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Buy and Hold: Why it Doesn’t Work During Retirement

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Many retirement income planning “experts” suggest investing a portion of your portfolio in some form of diversified stock portfolio. The rationale often provided is that retirements can last as long as 60 years, which means that you both have a need to grow your investments to meet needs in the later years of retirement, as well as having a long enough period to ride out market volatility.  So, make the investment and hold on to it for the later years, when you will need it.

While these observations are partially correct, the average time period over which stocks can beheld is considerably shorter.  In other words, 60 years of life during the payout phase is quite different than 60 years during the accumulation phase as it relates to the average lifetime of your investments.  More specifically, the average lifetime of the stock portfolio holding will be considerably shorter than 60 years due to several factors.

The Rebalancing Effect

Asset allocations should become increasingly conservative as you move into the later years of retirement because the time horizon for future income shortens; the portfolio of a 90 year old should be more conservatively invested then that of a 60 year old.  At older ages, investors have less time to ride out market volatility and a greater need for liquidity and principal protection.  Because stocks are more volatile than other investments, they become less appropriate in the later years of retirement.  Therefore, you cannot simply “buy and hold” a stock portfolio into the later years of retirement – you need to periodically rebalance, moving money out of stocks and into bonds and cash to achieve this more proper allocation.  Therefore, stocks should be a smaller piece of the overall portfolio “pie” in the later part of retirement.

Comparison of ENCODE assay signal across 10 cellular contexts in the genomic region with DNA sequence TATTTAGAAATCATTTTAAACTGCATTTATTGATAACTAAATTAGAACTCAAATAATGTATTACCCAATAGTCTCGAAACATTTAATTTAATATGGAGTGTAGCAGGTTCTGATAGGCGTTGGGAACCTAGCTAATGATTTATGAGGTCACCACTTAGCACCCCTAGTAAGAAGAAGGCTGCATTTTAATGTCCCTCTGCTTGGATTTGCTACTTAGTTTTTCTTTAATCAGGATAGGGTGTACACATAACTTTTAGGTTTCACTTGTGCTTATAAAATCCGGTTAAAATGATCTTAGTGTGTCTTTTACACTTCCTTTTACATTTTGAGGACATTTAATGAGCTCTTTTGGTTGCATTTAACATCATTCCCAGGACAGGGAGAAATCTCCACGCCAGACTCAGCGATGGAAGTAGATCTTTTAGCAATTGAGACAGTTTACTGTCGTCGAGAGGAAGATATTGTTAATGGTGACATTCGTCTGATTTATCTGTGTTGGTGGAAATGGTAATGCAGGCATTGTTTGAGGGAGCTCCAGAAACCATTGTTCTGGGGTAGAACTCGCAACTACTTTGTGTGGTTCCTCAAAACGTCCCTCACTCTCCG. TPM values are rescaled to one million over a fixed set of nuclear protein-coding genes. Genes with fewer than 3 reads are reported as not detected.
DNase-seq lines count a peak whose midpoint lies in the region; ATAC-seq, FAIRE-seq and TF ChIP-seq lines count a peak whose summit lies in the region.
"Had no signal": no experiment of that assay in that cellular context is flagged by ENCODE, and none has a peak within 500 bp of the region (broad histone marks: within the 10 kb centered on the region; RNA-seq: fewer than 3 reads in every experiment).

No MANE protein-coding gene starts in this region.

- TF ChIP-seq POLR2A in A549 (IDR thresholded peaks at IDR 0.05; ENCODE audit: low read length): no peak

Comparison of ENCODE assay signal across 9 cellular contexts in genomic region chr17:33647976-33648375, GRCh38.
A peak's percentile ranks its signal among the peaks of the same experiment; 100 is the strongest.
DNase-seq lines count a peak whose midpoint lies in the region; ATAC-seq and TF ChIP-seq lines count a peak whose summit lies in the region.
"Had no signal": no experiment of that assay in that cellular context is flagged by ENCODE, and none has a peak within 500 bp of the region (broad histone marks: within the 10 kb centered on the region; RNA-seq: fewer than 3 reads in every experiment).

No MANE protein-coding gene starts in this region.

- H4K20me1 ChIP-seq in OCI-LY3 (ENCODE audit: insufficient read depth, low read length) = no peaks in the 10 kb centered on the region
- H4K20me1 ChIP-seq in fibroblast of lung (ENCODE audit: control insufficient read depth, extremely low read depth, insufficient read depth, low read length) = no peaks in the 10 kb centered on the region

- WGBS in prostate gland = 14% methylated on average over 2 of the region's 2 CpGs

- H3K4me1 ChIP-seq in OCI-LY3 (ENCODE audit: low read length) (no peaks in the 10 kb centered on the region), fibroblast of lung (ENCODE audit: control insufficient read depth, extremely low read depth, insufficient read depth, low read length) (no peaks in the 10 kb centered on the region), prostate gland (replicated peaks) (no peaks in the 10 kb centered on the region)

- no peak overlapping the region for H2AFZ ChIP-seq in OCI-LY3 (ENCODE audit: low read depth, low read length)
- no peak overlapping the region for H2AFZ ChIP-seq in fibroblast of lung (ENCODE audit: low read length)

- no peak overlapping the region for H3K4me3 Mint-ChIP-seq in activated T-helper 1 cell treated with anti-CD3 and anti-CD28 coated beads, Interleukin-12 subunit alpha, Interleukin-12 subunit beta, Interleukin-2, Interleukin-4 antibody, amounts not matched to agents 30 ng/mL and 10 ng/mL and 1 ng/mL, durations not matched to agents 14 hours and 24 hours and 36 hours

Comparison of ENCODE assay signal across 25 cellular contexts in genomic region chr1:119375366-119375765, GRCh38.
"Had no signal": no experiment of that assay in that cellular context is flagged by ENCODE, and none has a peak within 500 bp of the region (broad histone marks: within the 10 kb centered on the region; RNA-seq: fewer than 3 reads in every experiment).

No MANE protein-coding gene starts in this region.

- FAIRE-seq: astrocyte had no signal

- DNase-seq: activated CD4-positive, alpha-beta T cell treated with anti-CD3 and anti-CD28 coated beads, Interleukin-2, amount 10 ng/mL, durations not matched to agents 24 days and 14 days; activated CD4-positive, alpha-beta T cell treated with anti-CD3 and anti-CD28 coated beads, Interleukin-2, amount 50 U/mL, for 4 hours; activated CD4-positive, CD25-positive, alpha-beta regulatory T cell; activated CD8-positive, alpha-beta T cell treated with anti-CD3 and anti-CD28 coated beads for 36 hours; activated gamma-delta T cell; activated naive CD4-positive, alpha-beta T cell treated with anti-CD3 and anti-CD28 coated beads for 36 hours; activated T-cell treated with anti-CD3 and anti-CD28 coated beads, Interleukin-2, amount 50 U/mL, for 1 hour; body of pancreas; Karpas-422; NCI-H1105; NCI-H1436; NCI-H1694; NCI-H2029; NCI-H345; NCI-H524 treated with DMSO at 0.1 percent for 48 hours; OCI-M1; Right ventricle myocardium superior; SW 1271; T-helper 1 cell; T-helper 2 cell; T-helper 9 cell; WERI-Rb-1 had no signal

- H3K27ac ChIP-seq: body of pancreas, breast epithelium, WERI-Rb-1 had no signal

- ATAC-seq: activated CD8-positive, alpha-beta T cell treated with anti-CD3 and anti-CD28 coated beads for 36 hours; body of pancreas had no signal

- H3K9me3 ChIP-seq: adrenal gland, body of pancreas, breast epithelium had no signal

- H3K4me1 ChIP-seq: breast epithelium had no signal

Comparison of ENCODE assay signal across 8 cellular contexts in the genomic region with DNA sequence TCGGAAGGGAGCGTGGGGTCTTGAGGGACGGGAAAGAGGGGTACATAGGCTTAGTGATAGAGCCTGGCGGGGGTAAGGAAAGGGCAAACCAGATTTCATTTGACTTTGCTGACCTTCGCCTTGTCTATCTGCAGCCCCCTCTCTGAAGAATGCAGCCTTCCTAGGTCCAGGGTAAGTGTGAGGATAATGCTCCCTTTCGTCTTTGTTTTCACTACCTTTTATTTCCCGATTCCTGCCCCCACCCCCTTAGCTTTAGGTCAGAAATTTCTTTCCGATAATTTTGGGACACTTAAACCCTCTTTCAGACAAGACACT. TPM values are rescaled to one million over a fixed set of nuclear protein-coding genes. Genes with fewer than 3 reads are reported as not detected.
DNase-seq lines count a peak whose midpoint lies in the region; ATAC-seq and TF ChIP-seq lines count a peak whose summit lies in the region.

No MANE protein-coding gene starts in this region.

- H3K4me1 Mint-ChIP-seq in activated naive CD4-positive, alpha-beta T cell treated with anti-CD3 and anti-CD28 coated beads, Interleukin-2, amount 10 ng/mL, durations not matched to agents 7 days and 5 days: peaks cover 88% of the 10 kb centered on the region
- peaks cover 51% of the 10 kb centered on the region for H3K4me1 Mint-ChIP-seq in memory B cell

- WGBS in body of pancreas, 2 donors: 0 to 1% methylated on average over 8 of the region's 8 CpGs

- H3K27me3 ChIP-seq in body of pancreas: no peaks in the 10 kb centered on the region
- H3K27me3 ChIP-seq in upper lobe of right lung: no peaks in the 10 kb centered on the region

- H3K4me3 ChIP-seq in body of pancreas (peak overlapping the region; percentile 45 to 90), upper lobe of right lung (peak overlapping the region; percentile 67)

The Portfolio Shrinkage Effect

Second, the holding horizon for stocks will be shorter because you will be spending down your assets, meaning that the overall size of your portfolio will shrink due to withdrawals taken to generate income. Because stocks are going to be a proportional amount of a shrinking pool of investments, the amount of stock held will decrease along with the size of the portfolio.  In other words, not only should stocks be a smaller piece of the overall “pie”, as mentioned earlier, but the entire pie will be much smaller as well.

The Redemption Effect

Now, let’s think about both of these points together.  We have a portfolio that is shrinking each year due to withdrawals, and we need to move the portfolio toward a more conservative asset allocation.  These conditions mean that the assets that we are drawing into income are essentially the stock holdings (because we will not need as much of them at the end of each year), while the more conservative part of the portfolio will be “bought and held” into the later years of retirement.  This totally conflicts with conventional wisdom!

We have been raised to believe that stock investments should be held for many years while the more conservative investments should be drawn down to create income.  However, if we did this we can quickly figure out that the portfolio will become increasingly risky from one year to the next, which is neither a desirable nor prudent practice for any retiree.

The Compounded Growth Effect